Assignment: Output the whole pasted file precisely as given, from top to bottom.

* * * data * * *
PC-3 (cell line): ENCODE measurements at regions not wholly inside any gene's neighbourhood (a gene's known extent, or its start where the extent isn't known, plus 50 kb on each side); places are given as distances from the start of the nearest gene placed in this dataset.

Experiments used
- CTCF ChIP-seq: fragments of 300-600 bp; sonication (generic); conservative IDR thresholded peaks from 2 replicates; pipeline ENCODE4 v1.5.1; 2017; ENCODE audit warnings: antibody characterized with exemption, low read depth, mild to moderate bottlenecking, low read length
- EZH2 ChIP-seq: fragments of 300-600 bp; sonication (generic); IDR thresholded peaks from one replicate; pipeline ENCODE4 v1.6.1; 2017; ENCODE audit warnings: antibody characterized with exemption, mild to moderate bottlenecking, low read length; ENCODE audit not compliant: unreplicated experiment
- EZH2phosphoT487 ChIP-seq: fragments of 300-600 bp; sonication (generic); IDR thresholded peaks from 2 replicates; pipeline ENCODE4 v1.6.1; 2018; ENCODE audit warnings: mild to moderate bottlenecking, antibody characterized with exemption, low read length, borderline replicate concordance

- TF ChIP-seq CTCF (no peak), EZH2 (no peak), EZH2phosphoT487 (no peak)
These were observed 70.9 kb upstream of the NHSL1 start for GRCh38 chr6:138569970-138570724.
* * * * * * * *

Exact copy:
PC-3 (cell line): ENCODE measurements at regions not wholly inside any gene's neighbourhood (a gene's known extent, or its start where the extent isn't known, plus 50 kb on each side); places are given as distances from the start of the nearest gene placed in this dataset.

Experiments used
- CTCF ChIP-seq: fragments of 300-600 bp; sonication (generic); conservative IDR thresholded peaks from 2 replicates; pipeline ENCODE4 v1.5.1; 2017; ENCODE audit warnings: antibody characterized with exemption, low read depth, mild to moderate bottlenecking, low read length
- EZH2 ChIP-seq: fragments of 300-600 bp; sonication (generic); IDR thresholded peaks from one replicate; pipeline ENCODE4 v1.6.1; 2017; ENCODE audit warnings: antibody characterized with exemption, mild to moderate bottlenecking, low read length; ENCODE audit not compliant: unreplicated experiment
- EZH2phosphoT487 ChIP-seq: fragments of 300-600 bp; sonication (generic); IDR thresholded peaks from 2 replicates; pipeline ENCODE4 v1.6.1; 2018; ENCODE audit warnings: mild to moderate bottlenecking, antibody characterized with exemption, low read length, borderline replicate concordance

- TF ChIP-seq CTCF (no peak), EZH2 (no peak), EZH2phosphoT487 (no peak)
These were observed 70.9 kb upstream of the NHSL1 start for GRCh38 chr6:138569970-138570724.